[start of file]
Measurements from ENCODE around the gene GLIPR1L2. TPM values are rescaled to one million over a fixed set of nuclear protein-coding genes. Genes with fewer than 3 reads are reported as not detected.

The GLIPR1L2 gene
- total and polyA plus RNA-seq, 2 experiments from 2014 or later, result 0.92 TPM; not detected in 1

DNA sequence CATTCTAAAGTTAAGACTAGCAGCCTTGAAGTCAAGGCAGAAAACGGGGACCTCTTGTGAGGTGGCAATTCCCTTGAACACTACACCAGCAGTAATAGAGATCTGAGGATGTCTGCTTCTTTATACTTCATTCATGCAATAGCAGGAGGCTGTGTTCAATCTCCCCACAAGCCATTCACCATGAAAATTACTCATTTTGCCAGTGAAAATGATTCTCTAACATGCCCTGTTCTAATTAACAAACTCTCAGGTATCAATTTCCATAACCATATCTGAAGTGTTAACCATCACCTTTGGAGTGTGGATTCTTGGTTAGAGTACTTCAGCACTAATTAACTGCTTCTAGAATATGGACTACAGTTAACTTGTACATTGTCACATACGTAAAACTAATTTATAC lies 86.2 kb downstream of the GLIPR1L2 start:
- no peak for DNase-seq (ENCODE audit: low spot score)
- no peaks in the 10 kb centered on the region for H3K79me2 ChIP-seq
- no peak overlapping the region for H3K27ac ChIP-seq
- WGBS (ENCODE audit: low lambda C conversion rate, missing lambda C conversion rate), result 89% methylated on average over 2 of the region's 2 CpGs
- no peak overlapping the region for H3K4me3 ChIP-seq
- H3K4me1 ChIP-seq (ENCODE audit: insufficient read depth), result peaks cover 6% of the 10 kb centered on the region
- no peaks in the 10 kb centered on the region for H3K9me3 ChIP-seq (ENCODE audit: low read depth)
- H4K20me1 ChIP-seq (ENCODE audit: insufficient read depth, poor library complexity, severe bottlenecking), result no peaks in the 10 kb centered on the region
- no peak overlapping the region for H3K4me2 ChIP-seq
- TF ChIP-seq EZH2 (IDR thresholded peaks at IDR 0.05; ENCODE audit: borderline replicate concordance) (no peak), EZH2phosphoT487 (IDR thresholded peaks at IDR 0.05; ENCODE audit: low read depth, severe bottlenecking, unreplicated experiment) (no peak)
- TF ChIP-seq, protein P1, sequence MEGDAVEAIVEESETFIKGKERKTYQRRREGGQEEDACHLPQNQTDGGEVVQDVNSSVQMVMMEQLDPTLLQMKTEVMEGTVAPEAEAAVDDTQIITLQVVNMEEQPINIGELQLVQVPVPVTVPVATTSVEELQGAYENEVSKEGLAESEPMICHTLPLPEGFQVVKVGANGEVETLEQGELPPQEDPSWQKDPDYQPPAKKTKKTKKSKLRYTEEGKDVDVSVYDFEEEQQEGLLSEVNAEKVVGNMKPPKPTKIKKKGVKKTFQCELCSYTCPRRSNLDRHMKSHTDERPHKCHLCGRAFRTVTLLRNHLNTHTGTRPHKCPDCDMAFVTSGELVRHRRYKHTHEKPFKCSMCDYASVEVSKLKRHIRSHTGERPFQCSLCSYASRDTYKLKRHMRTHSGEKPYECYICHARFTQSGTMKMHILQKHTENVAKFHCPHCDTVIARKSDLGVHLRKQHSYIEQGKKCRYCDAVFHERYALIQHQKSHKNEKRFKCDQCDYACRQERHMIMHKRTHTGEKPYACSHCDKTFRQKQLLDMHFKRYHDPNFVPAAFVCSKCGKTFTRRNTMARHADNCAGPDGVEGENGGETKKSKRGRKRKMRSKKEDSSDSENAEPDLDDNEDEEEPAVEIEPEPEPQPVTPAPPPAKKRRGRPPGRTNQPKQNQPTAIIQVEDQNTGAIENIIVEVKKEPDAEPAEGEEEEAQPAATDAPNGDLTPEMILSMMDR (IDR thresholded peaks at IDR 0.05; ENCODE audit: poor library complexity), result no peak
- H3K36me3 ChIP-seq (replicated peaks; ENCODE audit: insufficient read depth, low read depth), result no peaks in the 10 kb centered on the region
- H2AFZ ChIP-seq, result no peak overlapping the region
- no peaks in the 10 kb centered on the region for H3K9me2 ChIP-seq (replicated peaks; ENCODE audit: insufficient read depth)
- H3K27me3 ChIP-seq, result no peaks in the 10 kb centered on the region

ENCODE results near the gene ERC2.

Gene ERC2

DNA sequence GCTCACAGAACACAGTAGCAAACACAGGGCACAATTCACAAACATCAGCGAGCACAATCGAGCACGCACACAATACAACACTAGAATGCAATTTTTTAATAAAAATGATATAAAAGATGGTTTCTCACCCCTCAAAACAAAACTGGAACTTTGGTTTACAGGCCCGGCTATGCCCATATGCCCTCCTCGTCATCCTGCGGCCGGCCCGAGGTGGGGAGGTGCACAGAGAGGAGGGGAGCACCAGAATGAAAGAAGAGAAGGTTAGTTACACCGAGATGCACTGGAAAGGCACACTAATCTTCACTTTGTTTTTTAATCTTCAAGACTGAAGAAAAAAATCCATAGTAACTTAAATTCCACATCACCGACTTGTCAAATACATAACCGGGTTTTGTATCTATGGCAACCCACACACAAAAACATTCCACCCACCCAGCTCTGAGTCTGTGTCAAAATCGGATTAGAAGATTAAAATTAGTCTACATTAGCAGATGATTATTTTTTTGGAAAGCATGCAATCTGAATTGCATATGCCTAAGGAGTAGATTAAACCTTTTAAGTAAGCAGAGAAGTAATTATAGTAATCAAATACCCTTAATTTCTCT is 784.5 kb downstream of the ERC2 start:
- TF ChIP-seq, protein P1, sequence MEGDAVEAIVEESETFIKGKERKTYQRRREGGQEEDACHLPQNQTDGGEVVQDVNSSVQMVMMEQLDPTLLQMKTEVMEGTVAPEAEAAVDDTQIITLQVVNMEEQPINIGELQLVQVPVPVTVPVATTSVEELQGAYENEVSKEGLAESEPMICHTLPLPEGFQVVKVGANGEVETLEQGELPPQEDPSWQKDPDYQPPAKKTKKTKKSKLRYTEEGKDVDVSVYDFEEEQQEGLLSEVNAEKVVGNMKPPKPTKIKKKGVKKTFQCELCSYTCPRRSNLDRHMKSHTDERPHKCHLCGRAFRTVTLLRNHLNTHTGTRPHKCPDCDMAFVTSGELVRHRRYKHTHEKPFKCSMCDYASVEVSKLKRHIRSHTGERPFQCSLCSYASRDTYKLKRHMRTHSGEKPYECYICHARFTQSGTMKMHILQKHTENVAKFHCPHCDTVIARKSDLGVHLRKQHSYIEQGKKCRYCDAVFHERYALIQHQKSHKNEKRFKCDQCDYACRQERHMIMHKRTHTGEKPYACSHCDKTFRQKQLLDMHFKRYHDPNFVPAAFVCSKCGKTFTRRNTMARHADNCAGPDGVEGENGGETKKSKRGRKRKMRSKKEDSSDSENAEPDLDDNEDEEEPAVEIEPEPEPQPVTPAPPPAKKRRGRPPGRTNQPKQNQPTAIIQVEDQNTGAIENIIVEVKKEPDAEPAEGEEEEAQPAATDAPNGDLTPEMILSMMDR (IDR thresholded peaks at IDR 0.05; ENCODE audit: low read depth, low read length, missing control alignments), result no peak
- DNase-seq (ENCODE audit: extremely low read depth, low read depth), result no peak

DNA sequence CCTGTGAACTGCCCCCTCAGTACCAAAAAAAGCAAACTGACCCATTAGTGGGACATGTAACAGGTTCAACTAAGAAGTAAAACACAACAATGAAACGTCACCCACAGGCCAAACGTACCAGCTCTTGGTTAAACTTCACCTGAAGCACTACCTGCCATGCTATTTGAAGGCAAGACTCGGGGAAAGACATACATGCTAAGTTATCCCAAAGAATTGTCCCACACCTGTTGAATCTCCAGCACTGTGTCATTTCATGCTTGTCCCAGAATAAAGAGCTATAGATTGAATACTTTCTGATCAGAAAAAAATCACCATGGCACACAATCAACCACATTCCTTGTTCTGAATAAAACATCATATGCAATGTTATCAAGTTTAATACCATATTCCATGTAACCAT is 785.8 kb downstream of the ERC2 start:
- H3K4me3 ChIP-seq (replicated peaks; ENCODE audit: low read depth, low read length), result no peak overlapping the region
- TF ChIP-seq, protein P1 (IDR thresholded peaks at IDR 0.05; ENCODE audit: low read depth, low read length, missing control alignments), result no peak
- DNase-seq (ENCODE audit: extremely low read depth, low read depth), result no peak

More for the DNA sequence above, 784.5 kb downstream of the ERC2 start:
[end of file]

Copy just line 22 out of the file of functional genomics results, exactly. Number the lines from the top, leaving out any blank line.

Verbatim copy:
DNA sequence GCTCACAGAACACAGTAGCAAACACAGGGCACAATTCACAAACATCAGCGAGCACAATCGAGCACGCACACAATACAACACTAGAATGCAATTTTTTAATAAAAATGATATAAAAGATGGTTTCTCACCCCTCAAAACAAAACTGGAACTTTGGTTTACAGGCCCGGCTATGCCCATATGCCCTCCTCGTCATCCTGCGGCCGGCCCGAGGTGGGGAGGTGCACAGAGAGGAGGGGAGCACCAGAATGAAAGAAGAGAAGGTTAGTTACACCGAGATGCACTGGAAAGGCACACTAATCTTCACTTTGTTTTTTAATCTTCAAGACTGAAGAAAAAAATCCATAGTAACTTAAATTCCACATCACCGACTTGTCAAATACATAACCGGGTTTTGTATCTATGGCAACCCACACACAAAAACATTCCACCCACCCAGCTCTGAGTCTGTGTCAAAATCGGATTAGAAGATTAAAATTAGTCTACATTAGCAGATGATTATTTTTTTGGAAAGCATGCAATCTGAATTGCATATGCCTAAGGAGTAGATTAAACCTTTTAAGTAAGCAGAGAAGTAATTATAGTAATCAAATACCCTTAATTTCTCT is 784.5 kb downstream of the ERC2 start: